Spark, Vodafone, 2degrees, MyRepublic notified over misleading prices, marketing.
New Zealand’s competition watchdog on Monday warned four mobile operators over possible violations of the country’s Fair Trade Act.
The New Zealand Commerce Commission (NZCC) has written to incumbent Spark, Vodafone, 2degrees and MyRepublic to inform them that they have engaged in conduct that is likely to have broken the rules.
Such conduct includes misleading advertising about services and pricing by not disclosing additional costs or terms and conditions.
"The complexity and range of goods and services offered by the industry means consumers can be easily confused about product offerings. Almost every New Zealander uses a mobile or fixed-line phone and broadband, so the telecommunications sector has the potential to have a significant impact on consumers," said NZCC commissioner Anna Rawlings, in a statement.
Spark is accused of implying the imminent closure of Vodafone’s 2G network when marketing its low-cost brand, Skinny Mobile.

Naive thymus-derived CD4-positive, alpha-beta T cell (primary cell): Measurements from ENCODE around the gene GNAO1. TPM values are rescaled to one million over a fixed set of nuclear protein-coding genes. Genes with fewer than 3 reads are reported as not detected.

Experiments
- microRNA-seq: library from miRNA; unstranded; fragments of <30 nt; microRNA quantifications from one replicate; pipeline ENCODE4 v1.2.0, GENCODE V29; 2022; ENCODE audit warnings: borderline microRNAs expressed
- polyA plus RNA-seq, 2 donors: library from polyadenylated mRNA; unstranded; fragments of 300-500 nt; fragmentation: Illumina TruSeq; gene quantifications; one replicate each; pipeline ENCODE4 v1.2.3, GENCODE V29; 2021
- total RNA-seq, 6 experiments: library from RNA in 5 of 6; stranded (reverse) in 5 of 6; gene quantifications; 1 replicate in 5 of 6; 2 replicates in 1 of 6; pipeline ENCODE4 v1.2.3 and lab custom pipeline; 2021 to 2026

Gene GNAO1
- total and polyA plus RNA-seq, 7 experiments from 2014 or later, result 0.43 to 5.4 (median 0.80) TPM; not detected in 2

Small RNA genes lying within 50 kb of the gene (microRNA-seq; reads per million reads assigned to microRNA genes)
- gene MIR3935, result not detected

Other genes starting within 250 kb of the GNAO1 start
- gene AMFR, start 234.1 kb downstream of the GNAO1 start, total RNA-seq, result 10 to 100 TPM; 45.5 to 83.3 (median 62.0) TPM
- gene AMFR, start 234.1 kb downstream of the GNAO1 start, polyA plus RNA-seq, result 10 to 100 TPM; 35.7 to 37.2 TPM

Vodafone is alleged to have misled consumers about additional costs associated with ‘free’ goods or services bundled with its 12-month broadband plans. On some occasions, Vodafone has also advertised monthly headline prices that did not include additional fees for ‘free’ goods or services, the Commission said.
The NZCC said 2degrees had not identified or adequately disclosed the additional cost of a modem and its delivery when advertising the price of its unlimited broadband plan.
Meanwhile, MyRepublic is accused of a string of misdeeds, including promoting a 1-Gbps service two months before it was actually available. It also allegedly told customers on its GAMER broadband plan that they would not experience lag or latency, when actually both could be caused by third party servers.
MyRepublic also allegedly told some customers that they could not cancel their service once it had commenced, even though this right is protected by the Fair Trade Act.
In July, the NZCC identified retail telecoms as one of its priority focus areas for 2017-2018, due to ongoing concerns about service quality.
"The telco sector continues to generate a high volume of consumer complaints, despite previous compliance and enforcement work by the Commission," Rawlings said on Monday.